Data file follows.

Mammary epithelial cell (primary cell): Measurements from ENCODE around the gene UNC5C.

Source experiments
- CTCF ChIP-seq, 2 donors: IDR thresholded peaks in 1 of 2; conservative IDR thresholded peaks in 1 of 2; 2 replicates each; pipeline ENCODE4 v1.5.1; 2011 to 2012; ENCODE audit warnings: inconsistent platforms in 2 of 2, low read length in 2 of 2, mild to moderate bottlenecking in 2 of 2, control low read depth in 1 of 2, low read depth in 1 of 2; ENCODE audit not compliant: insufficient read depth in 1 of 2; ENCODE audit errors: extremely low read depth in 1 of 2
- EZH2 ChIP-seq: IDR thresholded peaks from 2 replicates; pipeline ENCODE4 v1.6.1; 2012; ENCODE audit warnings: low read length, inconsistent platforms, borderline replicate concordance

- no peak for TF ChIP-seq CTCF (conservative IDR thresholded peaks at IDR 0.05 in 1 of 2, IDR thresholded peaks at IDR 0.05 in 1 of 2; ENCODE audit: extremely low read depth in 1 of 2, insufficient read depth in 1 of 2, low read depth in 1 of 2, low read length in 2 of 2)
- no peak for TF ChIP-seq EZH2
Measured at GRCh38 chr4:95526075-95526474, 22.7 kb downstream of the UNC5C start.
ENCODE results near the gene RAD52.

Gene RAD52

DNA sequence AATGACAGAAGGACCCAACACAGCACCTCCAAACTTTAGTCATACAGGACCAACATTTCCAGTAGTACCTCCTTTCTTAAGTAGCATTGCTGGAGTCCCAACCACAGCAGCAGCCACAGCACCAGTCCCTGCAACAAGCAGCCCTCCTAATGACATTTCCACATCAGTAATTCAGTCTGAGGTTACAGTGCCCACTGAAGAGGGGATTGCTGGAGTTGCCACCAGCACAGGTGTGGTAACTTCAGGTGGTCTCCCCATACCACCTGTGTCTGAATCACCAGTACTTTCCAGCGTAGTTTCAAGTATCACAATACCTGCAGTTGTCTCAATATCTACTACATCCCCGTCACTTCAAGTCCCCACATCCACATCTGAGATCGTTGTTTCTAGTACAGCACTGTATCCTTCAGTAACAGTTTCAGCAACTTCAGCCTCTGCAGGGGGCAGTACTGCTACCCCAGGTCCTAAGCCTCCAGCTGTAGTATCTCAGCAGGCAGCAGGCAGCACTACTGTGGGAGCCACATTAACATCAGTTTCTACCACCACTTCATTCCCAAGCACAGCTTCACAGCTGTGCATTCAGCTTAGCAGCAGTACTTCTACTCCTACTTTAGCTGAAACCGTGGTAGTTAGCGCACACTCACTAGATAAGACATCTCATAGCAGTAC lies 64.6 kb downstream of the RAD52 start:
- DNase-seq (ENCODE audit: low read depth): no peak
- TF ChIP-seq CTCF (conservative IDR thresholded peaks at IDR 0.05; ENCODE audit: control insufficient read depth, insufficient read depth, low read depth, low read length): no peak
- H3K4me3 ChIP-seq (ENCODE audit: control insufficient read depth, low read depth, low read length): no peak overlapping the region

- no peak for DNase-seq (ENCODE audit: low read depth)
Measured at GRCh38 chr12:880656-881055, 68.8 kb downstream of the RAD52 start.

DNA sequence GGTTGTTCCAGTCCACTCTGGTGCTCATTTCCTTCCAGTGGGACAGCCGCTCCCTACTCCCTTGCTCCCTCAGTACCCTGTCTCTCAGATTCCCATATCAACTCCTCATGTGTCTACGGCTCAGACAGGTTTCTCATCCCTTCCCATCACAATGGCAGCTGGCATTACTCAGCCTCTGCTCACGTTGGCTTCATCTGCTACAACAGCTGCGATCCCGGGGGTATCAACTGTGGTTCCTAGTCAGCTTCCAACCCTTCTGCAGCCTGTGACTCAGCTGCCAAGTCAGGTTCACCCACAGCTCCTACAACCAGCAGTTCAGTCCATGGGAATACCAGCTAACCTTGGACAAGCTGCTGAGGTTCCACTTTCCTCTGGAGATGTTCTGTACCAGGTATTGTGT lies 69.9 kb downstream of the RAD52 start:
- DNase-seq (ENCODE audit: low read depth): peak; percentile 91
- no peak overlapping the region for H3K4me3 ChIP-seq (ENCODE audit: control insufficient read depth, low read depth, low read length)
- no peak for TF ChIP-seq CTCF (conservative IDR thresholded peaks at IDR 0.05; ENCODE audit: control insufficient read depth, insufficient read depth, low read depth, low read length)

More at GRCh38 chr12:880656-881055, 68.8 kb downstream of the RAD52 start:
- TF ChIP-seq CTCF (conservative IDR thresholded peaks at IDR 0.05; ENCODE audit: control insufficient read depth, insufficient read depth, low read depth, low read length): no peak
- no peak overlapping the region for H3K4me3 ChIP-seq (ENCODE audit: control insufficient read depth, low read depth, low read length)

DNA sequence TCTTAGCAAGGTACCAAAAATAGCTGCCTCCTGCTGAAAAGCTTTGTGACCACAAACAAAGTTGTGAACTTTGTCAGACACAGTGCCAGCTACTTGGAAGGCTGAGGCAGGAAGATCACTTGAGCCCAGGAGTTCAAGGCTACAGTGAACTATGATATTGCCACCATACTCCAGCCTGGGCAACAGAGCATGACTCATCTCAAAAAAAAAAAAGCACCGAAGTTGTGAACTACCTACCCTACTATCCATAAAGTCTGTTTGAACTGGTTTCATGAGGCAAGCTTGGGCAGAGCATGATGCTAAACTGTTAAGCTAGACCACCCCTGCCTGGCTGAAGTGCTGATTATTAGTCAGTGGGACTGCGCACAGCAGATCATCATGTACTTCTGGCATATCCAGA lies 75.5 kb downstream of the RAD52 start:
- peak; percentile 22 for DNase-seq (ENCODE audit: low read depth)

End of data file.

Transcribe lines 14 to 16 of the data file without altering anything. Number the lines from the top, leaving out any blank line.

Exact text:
- no peak for DNase-seq (ENCODE audit: low read depth)
Measured at GRCh38 chr12:880656-881055, 68.8 kb downstream of the RAD52 start.

DNA sequence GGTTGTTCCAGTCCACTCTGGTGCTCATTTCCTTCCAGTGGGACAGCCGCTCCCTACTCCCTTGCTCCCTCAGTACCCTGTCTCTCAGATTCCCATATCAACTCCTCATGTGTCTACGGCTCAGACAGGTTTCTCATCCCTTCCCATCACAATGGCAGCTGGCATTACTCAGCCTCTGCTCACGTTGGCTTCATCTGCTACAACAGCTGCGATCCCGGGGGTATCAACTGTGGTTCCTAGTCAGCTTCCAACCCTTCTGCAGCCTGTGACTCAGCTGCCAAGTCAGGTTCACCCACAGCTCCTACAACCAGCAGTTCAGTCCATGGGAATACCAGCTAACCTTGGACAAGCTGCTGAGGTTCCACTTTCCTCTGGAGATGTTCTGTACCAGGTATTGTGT lies 69.9 kb downstream of the RAD52 start: